Not long ago I attended a country inn breakfast and had the pleasure of conversing with former Secretary General of the United Nations Ban Ki-Moon and his wife.
Now you don't converse with the Secretary General of the UN
without asking him a few questions. Like they say in my tribe: "So
vat's gonna be?" The following is a brief summary of what I learned
from my encounter with this very knowledgeable person.
According to United Nations Quality of Life Survey statistics,
the quality of life of human beings on our planet during the
past hundred years has sky rocketed, compared with any previous
period in history. This incredible gain has occurred in spite of the
hundreds of billions of human deaths resulting from all the wars,
genocides, famines, diseases and natural disasters we
have experienced during this period of time. The surveys measure
the quality of life in two areas. Production level and the attitude
and feeling of "Well-Being".
To give you an idea of how successful our species
is, check this out. There are 5,416 mammal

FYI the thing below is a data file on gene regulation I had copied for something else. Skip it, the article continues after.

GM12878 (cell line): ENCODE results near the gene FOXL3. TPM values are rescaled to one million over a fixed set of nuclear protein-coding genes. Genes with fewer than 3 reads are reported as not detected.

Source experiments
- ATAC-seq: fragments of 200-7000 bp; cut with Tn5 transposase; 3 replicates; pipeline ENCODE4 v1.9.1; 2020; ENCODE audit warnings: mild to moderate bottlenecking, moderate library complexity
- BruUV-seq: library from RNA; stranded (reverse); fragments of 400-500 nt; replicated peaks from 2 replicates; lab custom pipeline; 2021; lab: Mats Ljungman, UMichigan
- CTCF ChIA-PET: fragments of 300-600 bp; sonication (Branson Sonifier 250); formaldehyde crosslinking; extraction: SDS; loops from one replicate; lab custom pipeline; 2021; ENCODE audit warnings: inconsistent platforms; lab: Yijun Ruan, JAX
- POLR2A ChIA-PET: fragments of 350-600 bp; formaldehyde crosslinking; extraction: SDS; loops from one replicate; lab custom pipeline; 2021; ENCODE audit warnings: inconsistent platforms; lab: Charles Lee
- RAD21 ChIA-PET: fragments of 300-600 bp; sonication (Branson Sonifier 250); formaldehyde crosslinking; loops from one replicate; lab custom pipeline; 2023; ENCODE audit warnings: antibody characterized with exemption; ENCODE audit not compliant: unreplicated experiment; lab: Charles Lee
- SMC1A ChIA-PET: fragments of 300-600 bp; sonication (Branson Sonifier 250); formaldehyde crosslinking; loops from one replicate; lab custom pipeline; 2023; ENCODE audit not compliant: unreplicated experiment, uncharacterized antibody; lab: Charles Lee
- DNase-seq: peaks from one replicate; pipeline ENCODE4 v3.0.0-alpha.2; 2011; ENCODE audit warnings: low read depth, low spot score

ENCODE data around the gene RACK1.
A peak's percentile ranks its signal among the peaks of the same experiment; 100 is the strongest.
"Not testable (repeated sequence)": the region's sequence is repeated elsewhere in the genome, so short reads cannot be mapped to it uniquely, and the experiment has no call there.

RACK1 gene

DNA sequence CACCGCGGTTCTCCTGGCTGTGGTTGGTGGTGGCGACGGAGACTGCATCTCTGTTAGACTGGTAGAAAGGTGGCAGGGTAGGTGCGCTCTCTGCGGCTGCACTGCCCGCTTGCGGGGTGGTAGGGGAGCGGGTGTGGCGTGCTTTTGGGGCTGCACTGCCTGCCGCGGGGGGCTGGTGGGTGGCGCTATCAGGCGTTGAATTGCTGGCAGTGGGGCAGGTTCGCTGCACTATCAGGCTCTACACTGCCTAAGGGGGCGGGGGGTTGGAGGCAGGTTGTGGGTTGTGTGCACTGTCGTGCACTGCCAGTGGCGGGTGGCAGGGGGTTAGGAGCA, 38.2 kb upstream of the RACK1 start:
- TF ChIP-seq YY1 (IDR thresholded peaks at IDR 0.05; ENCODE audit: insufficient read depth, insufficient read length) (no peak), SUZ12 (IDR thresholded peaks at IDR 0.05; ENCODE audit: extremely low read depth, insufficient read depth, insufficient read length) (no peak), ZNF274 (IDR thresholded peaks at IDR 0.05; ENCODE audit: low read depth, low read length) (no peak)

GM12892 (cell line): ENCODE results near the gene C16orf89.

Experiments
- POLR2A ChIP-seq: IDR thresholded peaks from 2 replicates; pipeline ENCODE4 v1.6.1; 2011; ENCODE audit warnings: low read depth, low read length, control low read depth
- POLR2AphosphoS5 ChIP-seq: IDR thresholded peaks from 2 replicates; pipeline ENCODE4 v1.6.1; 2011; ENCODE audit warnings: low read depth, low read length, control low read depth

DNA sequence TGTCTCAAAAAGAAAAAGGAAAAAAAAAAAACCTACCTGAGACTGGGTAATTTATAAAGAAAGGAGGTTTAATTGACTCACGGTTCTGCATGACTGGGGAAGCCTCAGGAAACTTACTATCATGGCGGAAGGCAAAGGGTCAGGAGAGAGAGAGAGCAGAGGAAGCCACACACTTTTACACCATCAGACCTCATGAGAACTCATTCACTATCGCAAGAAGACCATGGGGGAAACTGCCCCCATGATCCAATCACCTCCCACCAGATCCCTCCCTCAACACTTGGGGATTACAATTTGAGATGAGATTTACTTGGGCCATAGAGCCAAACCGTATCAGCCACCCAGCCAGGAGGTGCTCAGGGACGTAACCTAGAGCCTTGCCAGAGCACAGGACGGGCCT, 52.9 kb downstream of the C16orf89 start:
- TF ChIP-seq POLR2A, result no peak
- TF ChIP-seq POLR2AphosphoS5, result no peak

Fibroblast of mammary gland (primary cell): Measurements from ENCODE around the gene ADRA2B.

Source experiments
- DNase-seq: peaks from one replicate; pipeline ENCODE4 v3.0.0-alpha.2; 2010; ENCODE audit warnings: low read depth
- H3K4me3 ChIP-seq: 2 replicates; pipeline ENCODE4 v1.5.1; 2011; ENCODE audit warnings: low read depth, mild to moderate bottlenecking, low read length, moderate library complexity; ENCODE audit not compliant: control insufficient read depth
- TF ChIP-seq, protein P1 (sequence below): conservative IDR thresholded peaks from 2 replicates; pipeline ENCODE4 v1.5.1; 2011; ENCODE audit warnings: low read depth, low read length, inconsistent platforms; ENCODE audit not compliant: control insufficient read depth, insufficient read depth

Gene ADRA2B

species, one of which is us humans.
There are 7 billion plus of us and 10 billion plus of all those other
mammals, combined. If you do the math, this means that on the
average, the population of each of the other species is a fraction of
our population. Talk about being a successful species. Ecologists
agree that the less we disturb the natural environment of a wildlife
habitat, the more it flourishes, prospers and grows.
For example, ecologists agree when a bobcat leaps
out from behind a rock and attacks a baby deer, it's an act that contributes to a flourishing healthy forest and is part of the cycle of nature that we should should support.
Some biologists suggest that perhaps the death and destruction we
impose on each other has been and still is an ongoing process
similar to that which occurs within a healthy forest. This is when I
"I know you're not suggesting that we allow conflict and war
because it improves our overall quality of life? So what do we do?"
He replied, "I didn't mention that most of the time, standing next to
the fawn is the mother ready to protect her child. And behind the
bobcat there's the buck ready to attack.
Or a hungry bear ready for a
we any different?
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